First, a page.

The other hot topic is affiliate marketing. In this model, you don’t actually create anything to sell. Instead, you promote the products of other people in exchange for a commission on each sale.
Notice the similarity? In both cases, no one is doing all of the work.
It’s no coincidence. Building a successful Internet business is a huge undertaking, and it’s insane to do it all yourself. If you’re a beginner, the only way you can succeed is to focus on part of the process and leave the rest to your partners.
That’s the major reason why product launches and affiliate marketing are so popular. They reduce the myriad of tasks involved in Internet marketing down to something a handful of people can manage.
Marketing JVs and affiliate programs are pretty typical. There are many other aspects to partnering that get really creative (and lucrative).
The Missing Ingredient for Blogging Success
Have you noticed that everything Brian does these days is a partnership?
For Teaching Sells, he partnered with Tony Clark. For Thesis, he partnered with Chris Pearson. For Lateral Action, he partnered with Mark McGuinness and Tony Clark (again).
Some of you may even remember Tubetorial, another collaboration between Brian and Chris Pearson. They sold if for six figures after six months of part-time work.
You could even say that the content production here at Copyblogger is a partnership. Brian no longer writes all of the posts himself. He’s partnered with a team of writers to keep you supplied with a constant stream of remarkable posts.
It’s not just because Brian is smart. It’s also because he’s human. He knows that he’s incapable of writing a daily post for Copyblogger and building other businesses at the same time. No one has that much creative energy. Not even Brian.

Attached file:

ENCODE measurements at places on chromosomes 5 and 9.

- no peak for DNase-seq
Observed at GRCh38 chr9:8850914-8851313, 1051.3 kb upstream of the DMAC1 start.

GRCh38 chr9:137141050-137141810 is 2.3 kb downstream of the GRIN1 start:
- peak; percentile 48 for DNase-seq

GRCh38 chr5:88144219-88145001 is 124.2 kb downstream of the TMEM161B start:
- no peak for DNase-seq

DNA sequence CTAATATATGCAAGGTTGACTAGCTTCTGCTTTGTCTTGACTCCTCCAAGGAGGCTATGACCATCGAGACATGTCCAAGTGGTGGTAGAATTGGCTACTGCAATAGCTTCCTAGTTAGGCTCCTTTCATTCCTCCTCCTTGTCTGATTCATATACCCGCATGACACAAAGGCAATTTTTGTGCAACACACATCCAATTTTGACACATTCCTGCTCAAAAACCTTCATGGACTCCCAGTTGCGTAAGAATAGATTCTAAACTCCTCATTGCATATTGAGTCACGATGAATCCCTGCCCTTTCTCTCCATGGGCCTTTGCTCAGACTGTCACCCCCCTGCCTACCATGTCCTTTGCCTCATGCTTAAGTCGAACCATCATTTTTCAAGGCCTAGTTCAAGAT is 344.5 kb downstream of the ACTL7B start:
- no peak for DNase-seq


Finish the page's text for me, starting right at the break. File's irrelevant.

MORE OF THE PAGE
So what does he do? He partners.
Partnering is the missing ingredient for blogging success. Yes, you can start a blog on your own. Yes, you can make it popular by yourself. Yes, you can stay involved in it forever. But if you ever want to profit from it, you need to partner with other people.
Brian didn’t monetize Copyblogger by stuffing it full of ads. Instead, he used the visibility of being an A-list blogger to attract a talented group of partners so he could create relevant products and services for the audience he attracted.
Of course, that’s easier said than done, right? Certainly making money online is a lot more complicated than starting a blog and spreading the word that you’re looking for partners.
After all, it took two-and-a-half years before Copyblogger started generating six-figures-a-month as a business unit. Luckily, we’ve got a lot more to teach on that topic.
Partnering Strategies for Invisible Bloggers
And what if you don’t have any visibility yet?
Are there ways to use partnering to jump-start and accelerate your success? Is spending a year or two attracting attention and building an audience the only way, or are there other options?
I’m living proof that there are other approaches that work. In the next post, Brian tells you about two of those models.
About the Author: Jon Morrow is an Associate Editor of Copyblogger and co-founder of Partnering Profits.